New "Stories From Tohoku" Documentary Pays Tribute to the Survivors of the 2011 Great East Japan Earthquake

Los Angeles (March 7, 2014) – On the afternoon of March 11, 2011, the tremors of what would be the most powerful earthquake to ever strike Japan was felt, followed by a devastating tsunami and nuclear disaster. It has been three years since the Great East Japan Earthquake hit the Tohoku region. Today, the survivors are still trying to recover.

Stories From Tohoku is a one-hour documentary, produced by Japanese Americans, Dianne Fukami and Debra Nakatomi, that chronicles survivors' stories of courage, resilience and re-discovering joy. Told through the voices of ordinary people, the documentary follows survivors as they face an uncertain future with hope and strength, and of Japanese Americans committed to help and support in Japan's recovery. The disaster was personal for many Japanese Americans and stimulated a reconnection to the land of their ancestry, as they initiated fundraising across the U.S. resulting in more than $40-million to support survivors and NGOs helping in the recovery.

"The documentary personalizes Japan's recovery from both a Japanese and Japanese American point of view through shared ancestry, values and culture. It is a tribute to the survivors of the Tohoku disaster and the kizuna or bonds that connect them with Americans of Japanese descent," said co-director, Dianne Fukami.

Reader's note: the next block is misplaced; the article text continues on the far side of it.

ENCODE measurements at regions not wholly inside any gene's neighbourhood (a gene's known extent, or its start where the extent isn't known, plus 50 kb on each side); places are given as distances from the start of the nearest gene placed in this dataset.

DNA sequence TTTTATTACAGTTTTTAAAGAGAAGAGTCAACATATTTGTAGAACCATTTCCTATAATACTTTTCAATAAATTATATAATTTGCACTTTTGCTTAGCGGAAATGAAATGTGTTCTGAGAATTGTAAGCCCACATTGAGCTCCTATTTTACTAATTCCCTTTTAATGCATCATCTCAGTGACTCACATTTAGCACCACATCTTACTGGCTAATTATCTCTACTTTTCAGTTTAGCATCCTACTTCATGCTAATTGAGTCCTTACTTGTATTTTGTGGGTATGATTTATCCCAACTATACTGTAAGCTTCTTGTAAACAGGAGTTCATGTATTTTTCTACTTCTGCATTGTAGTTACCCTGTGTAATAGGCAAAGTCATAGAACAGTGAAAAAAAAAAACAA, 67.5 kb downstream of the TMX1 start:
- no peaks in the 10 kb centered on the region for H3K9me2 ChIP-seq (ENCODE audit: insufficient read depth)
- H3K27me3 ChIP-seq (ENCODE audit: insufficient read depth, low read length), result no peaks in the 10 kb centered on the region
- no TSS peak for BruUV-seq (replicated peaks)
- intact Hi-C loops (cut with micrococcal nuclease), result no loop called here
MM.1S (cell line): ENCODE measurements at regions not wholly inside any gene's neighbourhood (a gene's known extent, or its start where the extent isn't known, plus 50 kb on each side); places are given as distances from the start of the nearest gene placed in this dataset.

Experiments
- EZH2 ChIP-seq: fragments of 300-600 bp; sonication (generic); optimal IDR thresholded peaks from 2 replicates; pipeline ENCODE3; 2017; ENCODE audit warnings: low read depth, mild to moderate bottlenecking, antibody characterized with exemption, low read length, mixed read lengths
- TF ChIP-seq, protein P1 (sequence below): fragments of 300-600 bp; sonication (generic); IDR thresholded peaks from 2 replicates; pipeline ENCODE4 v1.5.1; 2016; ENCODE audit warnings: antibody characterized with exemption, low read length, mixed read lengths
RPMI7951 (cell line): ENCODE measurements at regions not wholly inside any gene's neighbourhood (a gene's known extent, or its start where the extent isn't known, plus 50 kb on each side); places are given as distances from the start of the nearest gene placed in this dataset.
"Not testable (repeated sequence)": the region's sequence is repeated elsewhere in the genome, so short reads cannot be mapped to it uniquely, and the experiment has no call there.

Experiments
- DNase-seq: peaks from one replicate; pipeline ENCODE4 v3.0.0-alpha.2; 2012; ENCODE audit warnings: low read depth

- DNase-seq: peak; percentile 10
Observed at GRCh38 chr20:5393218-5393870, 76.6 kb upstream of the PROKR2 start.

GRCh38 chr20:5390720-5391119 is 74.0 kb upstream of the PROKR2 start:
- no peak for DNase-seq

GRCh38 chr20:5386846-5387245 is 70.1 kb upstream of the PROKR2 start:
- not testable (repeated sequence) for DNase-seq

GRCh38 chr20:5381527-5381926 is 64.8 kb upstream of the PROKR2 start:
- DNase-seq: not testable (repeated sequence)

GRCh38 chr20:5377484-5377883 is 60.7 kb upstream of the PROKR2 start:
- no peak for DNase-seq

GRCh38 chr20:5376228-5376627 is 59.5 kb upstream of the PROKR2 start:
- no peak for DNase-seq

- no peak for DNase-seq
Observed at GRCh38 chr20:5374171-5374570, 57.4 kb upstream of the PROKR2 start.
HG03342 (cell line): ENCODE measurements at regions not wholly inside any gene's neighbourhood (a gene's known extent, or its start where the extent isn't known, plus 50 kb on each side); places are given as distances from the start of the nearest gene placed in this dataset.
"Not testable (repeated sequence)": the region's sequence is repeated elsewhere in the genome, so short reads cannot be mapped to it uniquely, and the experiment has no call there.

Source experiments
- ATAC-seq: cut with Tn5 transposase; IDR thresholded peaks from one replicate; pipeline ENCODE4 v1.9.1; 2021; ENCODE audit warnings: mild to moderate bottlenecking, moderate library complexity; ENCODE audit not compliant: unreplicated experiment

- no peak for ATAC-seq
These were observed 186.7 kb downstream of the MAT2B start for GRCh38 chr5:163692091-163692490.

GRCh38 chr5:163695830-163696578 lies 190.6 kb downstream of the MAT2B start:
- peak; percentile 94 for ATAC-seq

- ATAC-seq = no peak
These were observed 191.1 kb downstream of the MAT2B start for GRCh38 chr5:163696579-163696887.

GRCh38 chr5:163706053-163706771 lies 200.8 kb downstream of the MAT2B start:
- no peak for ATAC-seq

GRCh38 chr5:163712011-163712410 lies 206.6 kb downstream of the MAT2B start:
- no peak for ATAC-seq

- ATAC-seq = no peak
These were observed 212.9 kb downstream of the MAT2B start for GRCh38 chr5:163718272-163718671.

You'll meet Dr. Paul Terasaki, a Los Angeles based Nisei (second generation Japanese American), who sponsors trips to Tohoku for Japanese American college students to experience the region "first-hand." We follow the students and see their reactions to the devastated town of Minamisanriku, as they volunteer to aid in local recovery.

The film takes you to a school and playground in Miyagi where children welcome a delegation of Japanese American visitors led by U.S. Olympic skater, Kristi Yamaguchi, just months following the disaster, bringing hope, toys and smiles to children in a devastated region. Brian Kito, Little Tokyo businessman, and Darrell Miho, Los Angeles-based photojournalist, are profiled as Japanese Americans who mobilized to support survivors and bring needed attention and aid to the region.

"Listening to the survivors' stories about losing everything and accepting those losses with resilience; I couldn't even imagine. This resilience is a cultural trait, gaman – enduring the unbearable with dignity, and it became the recurring theme throughout the film," said Eli Olson, co-director.

Stories From Tohoku will have its world premiere at the 2014 Center for Asian American Media (CAAM) CAAMFest, film festival on March 15 and March 19 in San Francisco and the 2014 Los Angeles Asian Pacific Film Festival May 1-11 in Los Angeles.

Stories From Tohoku is co-directed by Dianne Fukami and Eli Olson and co-produced by Fukami and Debra Nakatomi, Japanese American third-generation Sansei, who met in 2009 on an educational delegation to Japan. There are plans for Stories From Tohoku to be broadcast nationwide on PBS stations in May 2014.

Stories From Tohoku is a Bridge Media, Inc. production. For more information, including DVD info and screening dates, please visit

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